And then of course nothing has as much power to change our lives as the example of others. No theory, not even any higher experience, has as much power as when it is embodied in a human person. Unfortunately, there is a lack of heroes in our time. Young people especially are looking for heroes, not in the narrow sense, but in the wider sense of persons with whom they can identify and by whom they can be inspired.
There are many new books on saints out. I like the approach of Lawrence Cunningham. He wrote What Is a Saint? and The Catholic Heritage. But this heritage is totally embodied, there are no abstractions in that book. Cunningham goes through all the types of saints, for instance the warrior. This type embraces both the saints who were martyrs because they refused to serve in the Roman army or other armies, and those who were actually soldiers. Other types are the ascetic, the pilgrim, the artist, the activist, even the outsider; there is a very important kind of “saint” who has to be an outsider with regard to the Church.
That can evoke two kinds of response. One is “I’d like to be more like that.” The other, which is equally typical, is “This is impossible. I might as well give up.”
Smoley: What you say about modeling is interesting because if you take the typical life of a saint, you see that the saint is very elevated. That can evoke two kinds of response. One is “I’d like to be more like that.” The other, which is equally typical, is “This is impossible. I might as well give up.”
Brother David: And you excuse yourself from reaching a level you could reach because you’re looking at a level that you can’t reach.
Smoley: How could you look at that so as to encourage yourself?
Brother David: It depends. You might be looking at a form of hagiography that makes the saint into so elevated a personage that this model cannot really be imitated. In that case, I would say don’t read that kind of hagiography, it will only lead you astray. But the saints were human exactly as we are. They should be presented with their human weaknesses; they don’t have to be perfect in every way. The more I look at the lives of saints, the more I find that even in the great saints and in those I most admire, there’s maybe not even 50 percent really to be imitated. Like us, the saints had human shortcomings. But they had some outstanding quality that redeemed all the rest. To show that a very imperfect human creature — which so many saints are and were — can really be perfect in spite of all those imperfections, that’s what a healthy hagiography wants to show. By the way, are you familiar with the enneagram?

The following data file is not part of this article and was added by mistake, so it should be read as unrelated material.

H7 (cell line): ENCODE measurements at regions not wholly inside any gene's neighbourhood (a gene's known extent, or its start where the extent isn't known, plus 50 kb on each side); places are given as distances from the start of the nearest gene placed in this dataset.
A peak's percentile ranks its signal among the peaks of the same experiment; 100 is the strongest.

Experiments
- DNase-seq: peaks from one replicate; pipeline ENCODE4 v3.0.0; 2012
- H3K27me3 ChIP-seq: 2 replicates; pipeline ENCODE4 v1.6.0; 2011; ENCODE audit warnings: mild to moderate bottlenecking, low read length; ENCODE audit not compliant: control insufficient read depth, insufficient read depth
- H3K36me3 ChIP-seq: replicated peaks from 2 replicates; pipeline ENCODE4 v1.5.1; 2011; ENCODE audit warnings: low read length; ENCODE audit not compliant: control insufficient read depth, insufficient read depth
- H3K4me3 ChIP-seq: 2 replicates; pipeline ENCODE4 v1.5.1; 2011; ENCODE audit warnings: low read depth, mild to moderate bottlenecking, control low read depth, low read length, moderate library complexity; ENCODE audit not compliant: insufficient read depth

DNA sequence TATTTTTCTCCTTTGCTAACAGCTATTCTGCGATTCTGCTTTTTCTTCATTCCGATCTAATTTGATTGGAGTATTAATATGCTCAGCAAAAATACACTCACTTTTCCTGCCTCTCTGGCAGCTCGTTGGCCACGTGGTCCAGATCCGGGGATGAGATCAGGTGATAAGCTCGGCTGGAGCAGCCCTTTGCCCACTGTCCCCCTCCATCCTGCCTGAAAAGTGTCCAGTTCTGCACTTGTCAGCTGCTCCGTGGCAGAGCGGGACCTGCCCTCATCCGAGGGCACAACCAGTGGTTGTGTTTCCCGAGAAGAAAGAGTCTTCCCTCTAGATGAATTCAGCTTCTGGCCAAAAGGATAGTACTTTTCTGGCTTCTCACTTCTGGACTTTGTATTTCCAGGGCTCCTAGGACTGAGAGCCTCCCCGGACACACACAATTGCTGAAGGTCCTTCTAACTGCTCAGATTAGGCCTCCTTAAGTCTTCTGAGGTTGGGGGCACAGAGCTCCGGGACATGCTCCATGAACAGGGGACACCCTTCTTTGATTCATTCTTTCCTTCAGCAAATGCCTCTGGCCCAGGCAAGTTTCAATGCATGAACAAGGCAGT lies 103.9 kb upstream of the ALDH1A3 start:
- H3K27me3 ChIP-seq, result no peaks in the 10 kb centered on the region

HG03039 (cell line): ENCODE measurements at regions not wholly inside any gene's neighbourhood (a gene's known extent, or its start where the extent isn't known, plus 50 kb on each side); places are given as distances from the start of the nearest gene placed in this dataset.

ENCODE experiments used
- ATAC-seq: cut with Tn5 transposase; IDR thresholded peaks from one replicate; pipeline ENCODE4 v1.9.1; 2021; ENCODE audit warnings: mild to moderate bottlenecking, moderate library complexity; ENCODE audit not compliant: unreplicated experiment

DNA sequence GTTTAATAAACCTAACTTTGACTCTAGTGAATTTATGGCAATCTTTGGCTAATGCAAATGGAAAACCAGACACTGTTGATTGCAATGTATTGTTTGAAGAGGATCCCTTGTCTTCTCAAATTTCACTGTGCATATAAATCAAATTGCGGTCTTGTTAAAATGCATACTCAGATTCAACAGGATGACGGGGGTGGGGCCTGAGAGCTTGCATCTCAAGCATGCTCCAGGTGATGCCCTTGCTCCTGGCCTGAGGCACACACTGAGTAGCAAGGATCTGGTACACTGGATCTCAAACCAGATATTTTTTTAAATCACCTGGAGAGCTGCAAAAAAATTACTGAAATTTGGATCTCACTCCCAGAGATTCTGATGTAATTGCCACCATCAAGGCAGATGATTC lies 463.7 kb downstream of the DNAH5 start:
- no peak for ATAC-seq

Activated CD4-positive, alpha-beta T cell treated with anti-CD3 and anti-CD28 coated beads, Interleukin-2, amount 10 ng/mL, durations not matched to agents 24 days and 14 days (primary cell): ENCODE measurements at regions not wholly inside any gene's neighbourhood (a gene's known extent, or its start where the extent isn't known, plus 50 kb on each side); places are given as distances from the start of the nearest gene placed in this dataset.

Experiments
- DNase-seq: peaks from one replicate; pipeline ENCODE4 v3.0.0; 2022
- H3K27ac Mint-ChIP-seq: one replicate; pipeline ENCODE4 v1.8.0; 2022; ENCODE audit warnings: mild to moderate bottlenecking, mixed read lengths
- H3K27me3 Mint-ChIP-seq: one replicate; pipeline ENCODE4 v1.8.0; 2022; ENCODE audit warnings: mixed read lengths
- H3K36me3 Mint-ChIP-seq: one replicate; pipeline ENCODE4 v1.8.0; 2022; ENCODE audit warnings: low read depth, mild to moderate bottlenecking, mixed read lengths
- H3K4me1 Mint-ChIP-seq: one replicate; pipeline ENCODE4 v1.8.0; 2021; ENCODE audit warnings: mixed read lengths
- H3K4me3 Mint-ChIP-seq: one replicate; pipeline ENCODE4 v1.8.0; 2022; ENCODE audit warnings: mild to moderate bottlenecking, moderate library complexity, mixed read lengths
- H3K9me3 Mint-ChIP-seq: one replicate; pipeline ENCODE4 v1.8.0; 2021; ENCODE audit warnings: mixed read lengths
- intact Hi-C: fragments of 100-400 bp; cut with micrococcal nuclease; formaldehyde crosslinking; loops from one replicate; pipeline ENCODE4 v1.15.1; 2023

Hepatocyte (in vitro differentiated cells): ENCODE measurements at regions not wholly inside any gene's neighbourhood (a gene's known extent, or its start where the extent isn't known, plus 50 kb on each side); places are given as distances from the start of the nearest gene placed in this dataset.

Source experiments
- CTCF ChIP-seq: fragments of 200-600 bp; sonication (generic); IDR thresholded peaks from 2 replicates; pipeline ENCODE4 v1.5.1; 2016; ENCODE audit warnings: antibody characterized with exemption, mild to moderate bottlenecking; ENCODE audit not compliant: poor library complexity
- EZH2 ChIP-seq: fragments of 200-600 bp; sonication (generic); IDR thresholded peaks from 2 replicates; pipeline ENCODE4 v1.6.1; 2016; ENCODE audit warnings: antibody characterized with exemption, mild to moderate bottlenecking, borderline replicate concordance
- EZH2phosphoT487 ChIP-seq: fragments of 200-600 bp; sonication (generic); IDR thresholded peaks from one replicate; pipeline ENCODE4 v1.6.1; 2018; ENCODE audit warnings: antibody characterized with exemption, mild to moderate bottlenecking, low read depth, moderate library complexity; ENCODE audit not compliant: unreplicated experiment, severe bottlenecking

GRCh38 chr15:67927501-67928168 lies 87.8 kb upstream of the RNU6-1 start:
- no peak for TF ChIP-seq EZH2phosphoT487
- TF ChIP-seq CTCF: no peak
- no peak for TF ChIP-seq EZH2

We have to find our balance by moving to a different position on the periphery of the circle. It’s a lifetime task to overcome the particular form of warpedness that each of us has chosen.
Brother David: Well, even just a basic familiarity with the enneagram shows you that every human being chooses a partial perfection and so becomes imperfect in a typical way. That’s pretty evident when you begin to study it. The enneagram shows that everyone is eccentric in one way or another. We’re out of the center. We have to find our balance by moving to a different position on the periphery of the circle. It’s a lifetime task to overcome the particular form of warpedness that each of us has chosen. But notice that the circle on which the types of the enneagram are arranged is a figure completely different from that traditional one, the ladder, with its different rungs and degrees of sanctity that we had before.
It’s a totally different approach to human perfection, and therefore to hagiography, if you start out with the circle of the enneagram, in which each type is a point on the periphery and all are off center; the center is Christ, you might say. All are the same distance of center when we start out. No one is better off than the other and everyone is in a sense badly off. We have to overcome our weakness and “go against the arrows,” as the enneagram would say. That’s such a different thing from having to climb a ladder with the saints on the top and you somewhere on the bottom. When you go from rung to rung, it’s a linear image; it doesn’t do justice to real life.
Excerpted from Heroic Virtue, Reprinted from Gnosis, Summer 1992, no. 24, pp. 36-42.